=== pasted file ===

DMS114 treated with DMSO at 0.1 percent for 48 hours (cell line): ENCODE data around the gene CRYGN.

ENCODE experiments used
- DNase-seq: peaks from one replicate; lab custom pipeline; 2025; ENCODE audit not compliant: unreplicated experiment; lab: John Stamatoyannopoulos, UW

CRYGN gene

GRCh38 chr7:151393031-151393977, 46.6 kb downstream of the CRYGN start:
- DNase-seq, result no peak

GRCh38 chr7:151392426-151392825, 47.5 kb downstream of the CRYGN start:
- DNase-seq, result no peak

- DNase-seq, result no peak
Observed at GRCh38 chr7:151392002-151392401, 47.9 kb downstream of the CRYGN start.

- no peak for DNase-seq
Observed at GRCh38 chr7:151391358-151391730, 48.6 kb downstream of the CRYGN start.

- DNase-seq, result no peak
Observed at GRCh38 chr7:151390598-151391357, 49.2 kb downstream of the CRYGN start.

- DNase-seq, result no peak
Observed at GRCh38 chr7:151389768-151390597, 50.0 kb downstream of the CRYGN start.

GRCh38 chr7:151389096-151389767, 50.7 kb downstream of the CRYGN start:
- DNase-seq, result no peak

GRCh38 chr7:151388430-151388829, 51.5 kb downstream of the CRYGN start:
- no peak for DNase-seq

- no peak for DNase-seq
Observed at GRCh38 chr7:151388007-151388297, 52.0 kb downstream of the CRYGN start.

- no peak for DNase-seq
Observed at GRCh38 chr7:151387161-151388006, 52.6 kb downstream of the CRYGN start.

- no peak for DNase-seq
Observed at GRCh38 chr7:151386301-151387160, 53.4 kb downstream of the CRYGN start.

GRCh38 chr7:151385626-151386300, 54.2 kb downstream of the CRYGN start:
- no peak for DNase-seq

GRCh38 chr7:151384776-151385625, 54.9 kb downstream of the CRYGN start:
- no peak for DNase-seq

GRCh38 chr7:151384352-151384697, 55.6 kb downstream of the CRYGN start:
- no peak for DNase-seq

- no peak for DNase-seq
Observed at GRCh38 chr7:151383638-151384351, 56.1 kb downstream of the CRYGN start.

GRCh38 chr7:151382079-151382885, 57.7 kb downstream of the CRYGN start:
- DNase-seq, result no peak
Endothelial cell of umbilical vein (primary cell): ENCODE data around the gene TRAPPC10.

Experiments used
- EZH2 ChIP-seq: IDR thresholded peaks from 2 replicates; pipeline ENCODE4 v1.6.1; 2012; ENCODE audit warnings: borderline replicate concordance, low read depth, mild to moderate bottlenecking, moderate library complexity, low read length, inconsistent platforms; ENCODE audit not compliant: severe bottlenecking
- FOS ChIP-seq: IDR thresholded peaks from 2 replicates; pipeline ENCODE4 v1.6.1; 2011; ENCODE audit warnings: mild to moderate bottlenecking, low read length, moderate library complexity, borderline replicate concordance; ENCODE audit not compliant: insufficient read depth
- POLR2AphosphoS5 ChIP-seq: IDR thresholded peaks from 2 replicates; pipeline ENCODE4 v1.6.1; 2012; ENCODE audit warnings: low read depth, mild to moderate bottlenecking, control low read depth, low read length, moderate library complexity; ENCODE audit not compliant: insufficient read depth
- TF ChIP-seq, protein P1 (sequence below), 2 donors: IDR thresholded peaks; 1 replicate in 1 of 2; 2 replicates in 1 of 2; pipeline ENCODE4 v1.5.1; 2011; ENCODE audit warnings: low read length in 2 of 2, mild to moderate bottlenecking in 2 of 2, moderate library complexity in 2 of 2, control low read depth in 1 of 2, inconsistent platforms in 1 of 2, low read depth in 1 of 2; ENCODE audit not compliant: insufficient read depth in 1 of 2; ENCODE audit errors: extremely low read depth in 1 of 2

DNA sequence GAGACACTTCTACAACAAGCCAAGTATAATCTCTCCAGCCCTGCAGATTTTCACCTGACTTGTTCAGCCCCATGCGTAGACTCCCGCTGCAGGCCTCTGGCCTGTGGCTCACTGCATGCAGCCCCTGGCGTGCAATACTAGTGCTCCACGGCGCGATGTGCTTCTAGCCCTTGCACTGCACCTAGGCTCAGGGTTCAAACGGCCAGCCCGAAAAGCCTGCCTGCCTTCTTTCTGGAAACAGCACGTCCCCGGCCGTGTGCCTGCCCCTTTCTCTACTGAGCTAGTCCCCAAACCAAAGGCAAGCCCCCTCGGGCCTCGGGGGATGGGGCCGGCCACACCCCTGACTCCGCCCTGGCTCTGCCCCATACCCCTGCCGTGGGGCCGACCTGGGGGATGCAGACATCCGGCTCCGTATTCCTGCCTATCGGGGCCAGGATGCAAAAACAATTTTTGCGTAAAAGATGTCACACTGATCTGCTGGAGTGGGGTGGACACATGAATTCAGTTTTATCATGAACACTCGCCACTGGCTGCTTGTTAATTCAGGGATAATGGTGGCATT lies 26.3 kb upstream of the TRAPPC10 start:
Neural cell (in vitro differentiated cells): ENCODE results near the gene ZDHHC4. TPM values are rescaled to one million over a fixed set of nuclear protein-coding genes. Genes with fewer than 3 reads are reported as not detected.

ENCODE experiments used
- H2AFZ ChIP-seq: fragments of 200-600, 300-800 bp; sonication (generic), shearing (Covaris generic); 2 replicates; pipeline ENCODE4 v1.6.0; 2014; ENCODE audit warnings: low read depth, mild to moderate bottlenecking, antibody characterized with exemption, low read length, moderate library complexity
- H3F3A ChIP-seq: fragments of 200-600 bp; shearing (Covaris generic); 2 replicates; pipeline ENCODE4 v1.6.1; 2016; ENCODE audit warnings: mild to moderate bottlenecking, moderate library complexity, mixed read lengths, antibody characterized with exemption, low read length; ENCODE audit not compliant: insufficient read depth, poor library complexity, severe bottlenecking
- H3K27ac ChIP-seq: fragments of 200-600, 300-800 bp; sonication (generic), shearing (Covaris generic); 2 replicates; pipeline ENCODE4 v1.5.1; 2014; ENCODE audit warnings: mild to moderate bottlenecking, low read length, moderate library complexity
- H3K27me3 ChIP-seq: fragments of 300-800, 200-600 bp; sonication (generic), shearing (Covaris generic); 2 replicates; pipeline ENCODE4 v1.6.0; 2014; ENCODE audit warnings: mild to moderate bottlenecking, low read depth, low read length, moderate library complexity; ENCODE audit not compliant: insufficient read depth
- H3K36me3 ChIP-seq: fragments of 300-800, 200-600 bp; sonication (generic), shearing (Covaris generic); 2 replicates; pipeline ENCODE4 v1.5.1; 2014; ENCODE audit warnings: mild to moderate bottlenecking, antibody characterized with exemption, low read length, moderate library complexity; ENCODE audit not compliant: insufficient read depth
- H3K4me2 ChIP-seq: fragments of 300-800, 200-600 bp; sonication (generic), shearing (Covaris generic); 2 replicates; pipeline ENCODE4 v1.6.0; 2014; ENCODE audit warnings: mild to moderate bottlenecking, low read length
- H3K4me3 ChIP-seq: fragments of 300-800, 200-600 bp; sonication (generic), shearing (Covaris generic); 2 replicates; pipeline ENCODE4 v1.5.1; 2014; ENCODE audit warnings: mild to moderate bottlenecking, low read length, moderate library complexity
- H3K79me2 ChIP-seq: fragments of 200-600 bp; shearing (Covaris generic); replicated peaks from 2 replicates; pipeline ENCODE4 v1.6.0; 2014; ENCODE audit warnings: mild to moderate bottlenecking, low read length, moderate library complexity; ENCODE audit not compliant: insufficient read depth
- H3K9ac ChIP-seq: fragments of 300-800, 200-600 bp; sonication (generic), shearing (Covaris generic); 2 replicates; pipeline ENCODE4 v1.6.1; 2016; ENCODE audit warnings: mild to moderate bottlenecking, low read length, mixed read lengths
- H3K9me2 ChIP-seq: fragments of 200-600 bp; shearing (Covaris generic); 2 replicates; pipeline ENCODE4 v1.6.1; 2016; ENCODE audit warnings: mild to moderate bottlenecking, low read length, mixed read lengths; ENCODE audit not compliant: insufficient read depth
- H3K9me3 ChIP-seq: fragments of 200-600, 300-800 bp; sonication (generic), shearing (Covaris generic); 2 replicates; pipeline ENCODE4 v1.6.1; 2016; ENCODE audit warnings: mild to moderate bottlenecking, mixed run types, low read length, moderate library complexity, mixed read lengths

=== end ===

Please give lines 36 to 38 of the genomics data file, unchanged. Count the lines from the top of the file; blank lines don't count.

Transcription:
- DNase-seq, result no peak
Endothelial cell of umbilical vein (primary cell): ENCODE data around the gene TRAPPC10.

Experiments used